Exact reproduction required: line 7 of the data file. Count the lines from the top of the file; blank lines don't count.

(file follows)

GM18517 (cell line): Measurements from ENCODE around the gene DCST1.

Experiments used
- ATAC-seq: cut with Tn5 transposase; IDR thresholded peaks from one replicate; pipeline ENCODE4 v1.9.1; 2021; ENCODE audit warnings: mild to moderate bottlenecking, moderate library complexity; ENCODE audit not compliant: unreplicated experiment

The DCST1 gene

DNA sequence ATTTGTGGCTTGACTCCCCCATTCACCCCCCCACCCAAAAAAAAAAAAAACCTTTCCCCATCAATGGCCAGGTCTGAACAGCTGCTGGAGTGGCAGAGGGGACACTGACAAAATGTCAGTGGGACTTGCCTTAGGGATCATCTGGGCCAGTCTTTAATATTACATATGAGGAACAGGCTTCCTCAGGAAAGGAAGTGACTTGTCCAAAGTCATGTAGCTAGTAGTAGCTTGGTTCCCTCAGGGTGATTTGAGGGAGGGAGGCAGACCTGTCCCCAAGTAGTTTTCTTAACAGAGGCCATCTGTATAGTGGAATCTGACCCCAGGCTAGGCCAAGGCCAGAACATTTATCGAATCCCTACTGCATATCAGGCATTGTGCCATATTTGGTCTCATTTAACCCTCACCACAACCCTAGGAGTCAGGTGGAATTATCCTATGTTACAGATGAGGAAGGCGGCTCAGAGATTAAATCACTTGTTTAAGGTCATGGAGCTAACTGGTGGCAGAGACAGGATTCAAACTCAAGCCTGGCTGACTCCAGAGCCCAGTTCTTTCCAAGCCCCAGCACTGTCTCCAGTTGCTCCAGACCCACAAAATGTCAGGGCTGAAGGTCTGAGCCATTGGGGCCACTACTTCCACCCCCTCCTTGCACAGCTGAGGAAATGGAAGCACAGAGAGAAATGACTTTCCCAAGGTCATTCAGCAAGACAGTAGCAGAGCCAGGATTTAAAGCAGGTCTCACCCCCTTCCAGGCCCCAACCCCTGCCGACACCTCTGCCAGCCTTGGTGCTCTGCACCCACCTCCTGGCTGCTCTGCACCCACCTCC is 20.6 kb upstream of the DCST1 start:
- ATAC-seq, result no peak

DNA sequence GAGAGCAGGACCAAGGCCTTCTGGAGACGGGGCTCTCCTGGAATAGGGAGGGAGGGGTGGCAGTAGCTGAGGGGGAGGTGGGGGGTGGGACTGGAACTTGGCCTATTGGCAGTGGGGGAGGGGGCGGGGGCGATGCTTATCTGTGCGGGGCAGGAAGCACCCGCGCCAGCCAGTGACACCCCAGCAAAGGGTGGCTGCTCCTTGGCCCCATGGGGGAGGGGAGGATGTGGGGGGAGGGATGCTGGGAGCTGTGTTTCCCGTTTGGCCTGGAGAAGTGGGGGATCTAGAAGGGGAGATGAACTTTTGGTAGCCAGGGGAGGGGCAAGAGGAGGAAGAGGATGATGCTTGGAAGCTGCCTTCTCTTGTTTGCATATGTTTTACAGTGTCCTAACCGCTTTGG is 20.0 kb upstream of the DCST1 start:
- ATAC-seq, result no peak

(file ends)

DNA sequence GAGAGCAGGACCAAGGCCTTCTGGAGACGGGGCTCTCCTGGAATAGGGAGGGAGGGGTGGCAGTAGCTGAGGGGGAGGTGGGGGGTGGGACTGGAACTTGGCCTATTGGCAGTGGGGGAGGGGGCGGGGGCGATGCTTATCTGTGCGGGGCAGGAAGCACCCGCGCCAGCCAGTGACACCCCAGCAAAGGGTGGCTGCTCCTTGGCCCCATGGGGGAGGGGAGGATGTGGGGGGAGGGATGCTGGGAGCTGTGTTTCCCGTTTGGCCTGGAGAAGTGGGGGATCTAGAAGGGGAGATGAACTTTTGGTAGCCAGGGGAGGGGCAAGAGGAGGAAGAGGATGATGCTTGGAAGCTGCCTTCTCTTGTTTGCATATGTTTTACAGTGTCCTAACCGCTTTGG is 20.0 kb upstream of the DCST1 start: